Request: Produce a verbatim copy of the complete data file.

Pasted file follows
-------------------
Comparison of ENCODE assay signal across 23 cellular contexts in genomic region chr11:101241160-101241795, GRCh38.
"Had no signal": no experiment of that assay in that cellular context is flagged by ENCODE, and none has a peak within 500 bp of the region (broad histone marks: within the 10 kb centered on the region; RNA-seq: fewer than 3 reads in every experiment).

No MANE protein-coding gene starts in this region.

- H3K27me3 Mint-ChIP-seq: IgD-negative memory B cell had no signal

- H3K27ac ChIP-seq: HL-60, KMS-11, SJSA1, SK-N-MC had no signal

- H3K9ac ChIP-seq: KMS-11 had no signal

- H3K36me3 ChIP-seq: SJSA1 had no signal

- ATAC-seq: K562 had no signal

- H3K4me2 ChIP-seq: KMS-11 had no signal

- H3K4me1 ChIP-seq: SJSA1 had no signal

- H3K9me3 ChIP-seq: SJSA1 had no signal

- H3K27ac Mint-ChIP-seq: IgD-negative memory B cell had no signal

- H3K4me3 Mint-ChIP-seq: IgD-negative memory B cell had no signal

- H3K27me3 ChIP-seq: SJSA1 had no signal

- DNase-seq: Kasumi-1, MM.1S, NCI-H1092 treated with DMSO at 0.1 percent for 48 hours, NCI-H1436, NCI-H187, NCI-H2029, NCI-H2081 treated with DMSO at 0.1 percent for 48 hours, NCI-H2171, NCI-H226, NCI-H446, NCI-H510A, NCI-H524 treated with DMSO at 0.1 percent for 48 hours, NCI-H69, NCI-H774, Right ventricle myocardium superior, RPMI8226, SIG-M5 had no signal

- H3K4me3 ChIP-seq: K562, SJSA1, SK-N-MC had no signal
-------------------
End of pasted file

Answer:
Comparison of ENCODE assay signal across 23 cellular contexts in genomic region chr11:101241160-101241795, GRCh38.
"Had no signal": no experiment of that assay in that cellular context is flagged by ENCODE, and none has a peak within 500 bp of the region (broad histone marks: within the 10 kb centered on the region; RNA-seq: fewer than 3 reads in every experiment).

No MANE protein-coding gene starts in this region.

- H3K27me3 Mint-ChIP-seq: IgD-negative memory B cell had no signal

- H3K27ac ChIP-seq: HL-60, KMS-11, SJSA1, SK-N-MC had no signal

- H3K9ac ChIP-seq: KMS-11 had no signal

- H3K36me3 ChIP-seq: SJSA1 had no signal

- ATAC-seq: K562 had no signal

- H3K4me2 ChIP-seq: KMS-11 had no signal

- H3K4me1 ChIP-seq: SJSA1 had no signal

- H3K9me3 ChIP-seq: SJSA1 had no signal

- H3K27ac Mint-ChIP-seq: IgD-negative memory B cell had no signal

- H3K4me3 Mint-ChIP-seq: IgD-negative memory B cell had no signal

- H3K27me3 ChIP-seq: SJSA1 had no signal

- DNase-seq: Kasumi-1, MM.1S, NCI-H1092 treated with DMSO at 0.1 percent for 48 hours, NCI-H1436, NCI-H187, NCI-H2029, NCI-H2081 treated with DMSO at 0.1 percent for 48 hours, NCI-H2171, NCI-H226, NCI-H446, NCI-H510A, NCI-H524 treated with DMSO at 0.1 percent for 48 hours, NCI-H69, NCI-H774, Right ventricle myocardium superior, RPMI8226, SIG-M5 had no signal

- H3K4me3 ChIP-seq: K562, SJSA1, SK-N-MC had no signal